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Afghanistan's 'Lion of Panjshir'

Balance of power in region may shift if reports of Masood's death prove true.

By Scott BaldaufStaff writer of The Christian Science Monitor / September 12, 2001



KABUL, AFGHANISTAN

The capital of Afghanistan was tense as rumors sped from house to house that the Taliban's chief enemy, Northern Alliance military leader Ahmad Shah Masood, was assassinated on Sunday.

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At press time, Mr. Masood's commanders were still denying his death. But US and Russian intelligence sources confirm it.

What isn't disputed is that Masood's departure from the scene would radically change the balance of power in Afghanistan, and raises concerns that the Taliban's brand of Islamic fundamentalism would spread through the region.

With open support from Russia, Iran, and several Central Asian states, and rumored covert support from India and the United States, the so-called "Lion of Panjshir" was projected by many Western leaders as the last bulwark against the Taliban militia that took over the bulk of Afghanistan nearly five years ago.

"If he's dead, the war will go into a much more active phase," says Sergei Kazyennov, of the Institute for National Security and Strategic Research in Moscow.

"The Taliban and [alleged international terrorist leader Osama] bin Laden will definitely be stimulated by this. Outside participants, such as Iran and Russia, will move to organize a big coalition against the Taliban because, for surrounding countries ... the Taliban represents an enormous danger."

Masood has been hailed by friends and enemies as a brilliant field commander, a man of tremendous charisma and personal loyalty, who single-handedly held together the ragged remnants of the mujahideen resistance that drove Soviet forces to withdraw in 1989 after a decade-long occupation.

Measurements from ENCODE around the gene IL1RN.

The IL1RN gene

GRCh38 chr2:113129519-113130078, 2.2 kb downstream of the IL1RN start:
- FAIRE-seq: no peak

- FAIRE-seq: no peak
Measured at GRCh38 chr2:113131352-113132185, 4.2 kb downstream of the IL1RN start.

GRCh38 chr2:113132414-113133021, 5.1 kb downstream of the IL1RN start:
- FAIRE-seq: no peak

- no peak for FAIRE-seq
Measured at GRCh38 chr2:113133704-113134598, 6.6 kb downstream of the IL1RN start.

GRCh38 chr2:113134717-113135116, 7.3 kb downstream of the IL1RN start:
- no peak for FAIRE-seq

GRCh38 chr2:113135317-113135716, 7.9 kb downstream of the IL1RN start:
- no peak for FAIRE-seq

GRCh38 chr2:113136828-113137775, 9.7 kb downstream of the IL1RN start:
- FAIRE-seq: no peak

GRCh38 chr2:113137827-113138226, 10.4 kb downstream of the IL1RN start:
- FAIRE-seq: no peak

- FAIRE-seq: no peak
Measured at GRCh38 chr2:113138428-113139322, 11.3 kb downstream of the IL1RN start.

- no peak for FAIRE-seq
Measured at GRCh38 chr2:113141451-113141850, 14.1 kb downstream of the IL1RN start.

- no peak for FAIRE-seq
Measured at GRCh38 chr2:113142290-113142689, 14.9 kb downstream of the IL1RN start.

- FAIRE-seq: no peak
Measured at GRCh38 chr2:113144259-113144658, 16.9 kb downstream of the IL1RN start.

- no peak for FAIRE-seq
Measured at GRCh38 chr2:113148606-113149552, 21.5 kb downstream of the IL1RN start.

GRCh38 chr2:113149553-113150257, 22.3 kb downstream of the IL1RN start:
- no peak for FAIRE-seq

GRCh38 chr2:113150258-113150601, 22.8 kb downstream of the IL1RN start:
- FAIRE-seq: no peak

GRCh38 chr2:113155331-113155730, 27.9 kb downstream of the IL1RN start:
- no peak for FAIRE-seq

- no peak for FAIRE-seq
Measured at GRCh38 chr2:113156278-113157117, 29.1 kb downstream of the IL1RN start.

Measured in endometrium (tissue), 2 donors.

Whether he is dead or even gravely injured, experts say it is just a matter of time before his coalition of warlords in the rugged northeast begins to fall apart.

"If Ahmad Shah Masood is dead, the anti-Taliban alliance is also dead," says Grigory Bondarevsky, Central Asia expert at the Institute of Oriental Studies in Moscow and a former an advisor to Soviet forces that occupied Afghanistan in the 1980s. "Masood was the single figure capable of uniting the diverse opposition, and also obtaining some recognition for the alliance abroad."

"Afghans have a different attitude toward war," says Gen. Hamid Gul, who as former head of Pakistan's interservices intelligence agency was in charge of arming and training the anti-Soviet mujahideen. "They'll be fighting each other, negotiating, and doing business with each other all at the same time. When the Taliban took over in 1995-96, they took over whole provinces without firing a shot. They just bribed commanders."

While Masood's status is still unclear, the attack against the anti-Taliban leader was brazen and brilliantly planned. Two Arab men with Belgian passports, posing as journalists, reportedly carried a video camera packed with explosives into Masood's headquarters in Khwaja Bahauedin, in the northern province of Takhar on Sunday. The ensuing explosion reportedly killed both of Masood's assassins, along with a bodyguard. Masood, who was immediately taken to the hospital in Dushanbe, was said to be gravely injured.

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